Writing at the Washington Monthly, Gregory Koger, a professor of political science at the University of Miami, suggests it may be time for a “national gun buyback program.”
He offers a strategy, but leaves unanswered one very important question: How can the government “buy back” firearms it never owned in the first place.
Koger advocates for an increase on the excise taxes on firearm purchases. Those taxes were instituted back in 1937 by the Pittman-Robertson Act, also known as the Federal Aid to Wildlife Restoration, a program supported by hunters and recreational shooters. It places an excise tax on firearms and ammunition, with revenues going annually to state fish and wildlife agencies for wildlife restoration and enhancement projects. It has provided hundreds of millions of dollars over the years to state agencies, which often attract matching money from private game conservation organizations such as Ducks Unlimited, the Rocky Mountain Elk Foundation, Ruffed Grouse Society, Mule Deer Foundation and dozens of others.
These funds are for conservation, not to score political points with the gun prohibition lobby and anti-gun politicians on Capitol Hill.
Koger seems to lament that gun ban groups have been going about their prohibition efforts all wrong.
“For decades,” he contends, “federal and state gun policy has focused on regulation: banning private sales of some weapons, restricting who can buy specific weapons, controlling where guns can be carried or fired, and so on. Most of the proposals advocated by reform groups like the Brady Center to Prevent Gun Violence and Everytown for Gun Safety reflect this regulatory approach, which has yielded a significant body of laws, such as prohibiting the sale of automatic (sic) weapons.”
The firearms he mentions are semi-automatic, and wrongly identified as so-called “assault weapons.” The U.S. House recently voted 217-213 to ban these guns, but it is not likely the legislation will pass in the Senate, according to various political pundits.
“Do gun buyback programs work,” Koger asks rhetorically. “Critics point to cities that have purchased weapons and then destroyed them, typically on a short-term basis, with mixed results. However, other countries have national buyback programs that have had greater success. Several studies have confirmed that Australia’s buyback of assault weapons in the 1990s, albeit compulsory, reduced homicides and suicides.”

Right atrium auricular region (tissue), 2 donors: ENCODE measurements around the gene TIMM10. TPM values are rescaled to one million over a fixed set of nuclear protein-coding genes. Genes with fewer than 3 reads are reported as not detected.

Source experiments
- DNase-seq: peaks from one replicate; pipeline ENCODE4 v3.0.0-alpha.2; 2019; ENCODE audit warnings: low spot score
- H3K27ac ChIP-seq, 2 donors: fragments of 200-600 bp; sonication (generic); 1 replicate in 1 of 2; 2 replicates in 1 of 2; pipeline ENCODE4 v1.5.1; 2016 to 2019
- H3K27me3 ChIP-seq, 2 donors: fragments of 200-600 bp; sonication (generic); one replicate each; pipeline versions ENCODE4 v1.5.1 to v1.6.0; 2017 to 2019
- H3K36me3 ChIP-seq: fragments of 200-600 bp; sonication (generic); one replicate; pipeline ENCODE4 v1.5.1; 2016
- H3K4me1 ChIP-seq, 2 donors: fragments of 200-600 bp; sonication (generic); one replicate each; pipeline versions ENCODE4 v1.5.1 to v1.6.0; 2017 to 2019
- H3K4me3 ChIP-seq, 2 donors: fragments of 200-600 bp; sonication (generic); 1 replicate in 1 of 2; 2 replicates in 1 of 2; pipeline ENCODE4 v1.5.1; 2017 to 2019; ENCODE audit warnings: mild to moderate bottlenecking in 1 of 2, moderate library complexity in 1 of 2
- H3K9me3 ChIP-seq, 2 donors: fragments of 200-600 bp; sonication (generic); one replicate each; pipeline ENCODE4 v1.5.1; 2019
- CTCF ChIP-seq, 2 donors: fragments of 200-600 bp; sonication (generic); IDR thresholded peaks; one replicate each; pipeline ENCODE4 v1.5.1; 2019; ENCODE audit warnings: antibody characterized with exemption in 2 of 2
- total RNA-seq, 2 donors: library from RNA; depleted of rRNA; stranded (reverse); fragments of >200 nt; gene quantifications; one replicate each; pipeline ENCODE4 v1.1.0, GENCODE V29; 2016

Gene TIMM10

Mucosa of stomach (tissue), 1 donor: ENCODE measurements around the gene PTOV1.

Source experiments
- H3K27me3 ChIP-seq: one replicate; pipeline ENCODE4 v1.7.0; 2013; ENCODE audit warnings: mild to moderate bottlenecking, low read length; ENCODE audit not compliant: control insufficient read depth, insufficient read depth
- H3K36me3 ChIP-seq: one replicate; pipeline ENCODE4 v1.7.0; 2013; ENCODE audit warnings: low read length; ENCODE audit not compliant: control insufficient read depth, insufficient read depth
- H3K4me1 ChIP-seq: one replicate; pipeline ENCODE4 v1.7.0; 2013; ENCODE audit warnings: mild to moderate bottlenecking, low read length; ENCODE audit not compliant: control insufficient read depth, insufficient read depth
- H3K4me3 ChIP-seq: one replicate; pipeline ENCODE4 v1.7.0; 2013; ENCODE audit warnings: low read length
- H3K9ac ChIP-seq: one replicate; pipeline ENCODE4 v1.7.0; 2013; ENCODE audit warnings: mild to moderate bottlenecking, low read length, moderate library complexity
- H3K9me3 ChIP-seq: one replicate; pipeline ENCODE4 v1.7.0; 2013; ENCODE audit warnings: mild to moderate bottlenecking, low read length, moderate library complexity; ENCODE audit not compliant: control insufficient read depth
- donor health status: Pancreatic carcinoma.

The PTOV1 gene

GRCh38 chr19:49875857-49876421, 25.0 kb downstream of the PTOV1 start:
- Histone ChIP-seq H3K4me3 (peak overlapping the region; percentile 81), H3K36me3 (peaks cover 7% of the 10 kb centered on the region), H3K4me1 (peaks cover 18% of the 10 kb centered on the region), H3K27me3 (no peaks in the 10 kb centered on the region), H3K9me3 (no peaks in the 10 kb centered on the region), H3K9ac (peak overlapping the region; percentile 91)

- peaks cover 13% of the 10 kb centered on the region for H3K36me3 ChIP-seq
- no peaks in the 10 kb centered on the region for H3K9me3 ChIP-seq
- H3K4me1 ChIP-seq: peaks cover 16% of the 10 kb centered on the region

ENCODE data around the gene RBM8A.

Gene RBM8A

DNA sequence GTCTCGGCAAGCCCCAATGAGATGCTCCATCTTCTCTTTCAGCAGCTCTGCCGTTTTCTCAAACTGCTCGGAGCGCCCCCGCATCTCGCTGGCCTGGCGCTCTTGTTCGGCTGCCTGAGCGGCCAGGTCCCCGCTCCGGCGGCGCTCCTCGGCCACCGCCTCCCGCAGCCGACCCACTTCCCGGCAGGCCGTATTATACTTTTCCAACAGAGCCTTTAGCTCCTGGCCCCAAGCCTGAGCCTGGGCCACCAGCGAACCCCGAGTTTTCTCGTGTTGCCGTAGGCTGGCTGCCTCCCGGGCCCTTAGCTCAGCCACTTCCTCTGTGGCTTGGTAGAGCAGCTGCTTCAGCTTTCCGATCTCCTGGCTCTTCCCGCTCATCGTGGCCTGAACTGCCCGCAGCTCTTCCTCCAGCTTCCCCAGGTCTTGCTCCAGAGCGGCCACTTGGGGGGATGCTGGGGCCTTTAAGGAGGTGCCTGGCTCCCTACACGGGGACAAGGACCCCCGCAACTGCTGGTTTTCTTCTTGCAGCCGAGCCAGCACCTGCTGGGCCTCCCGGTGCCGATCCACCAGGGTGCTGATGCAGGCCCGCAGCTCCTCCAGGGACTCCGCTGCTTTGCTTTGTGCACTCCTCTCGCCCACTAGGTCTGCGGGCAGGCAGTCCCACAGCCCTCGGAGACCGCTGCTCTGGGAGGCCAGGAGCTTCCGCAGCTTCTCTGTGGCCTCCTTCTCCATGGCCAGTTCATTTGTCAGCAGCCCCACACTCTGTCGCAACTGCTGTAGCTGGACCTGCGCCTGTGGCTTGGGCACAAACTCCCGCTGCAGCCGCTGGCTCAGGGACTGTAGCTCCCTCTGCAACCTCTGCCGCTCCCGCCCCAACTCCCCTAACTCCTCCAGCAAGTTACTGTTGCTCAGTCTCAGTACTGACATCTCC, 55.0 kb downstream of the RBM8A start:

But wait. The Australian “buy back” was hardly voluntary, much like nearby New Zealand’s more recent program. Critics have called these efforts “compensated confiscation” because the owners didn’t have an option to say “No, thanks.”
Coming up Aug. 13 in Madison, Wis., the Dane County Sheriff’s Office has scheduled a “gun buyback” at the Alliant Energy Center. As noted at Ammoland by writer Dean Weingarten, “Buyback is an Orwellian term. The guns which will be turned in to the police and sheriff deputies at the event were never owned by the government, so they cannot be ‘bought back.’”
Recently, a much different suggestion was published by Liberty Park Press in reaction to the Greenwood Mall shooting incident in Indiana, where the gunman was fatally shot by a legally-armed private citizen, carrying a handgun in violation of the mall’s “No Weapons” policy. The killer was taken down within a minute, but not before he killed three people and wounded two others. However, local law enforcement hailed the citizen’s actions for preventing further loss of life.
The suggestion, from gun rights leader Alan Gottlieb and journalist Dave Workman, called for an end to “No Weapons” policies at malls and other public venues.
The debate reminds gun owners of the widening gap between them and the movement intent on disarming them.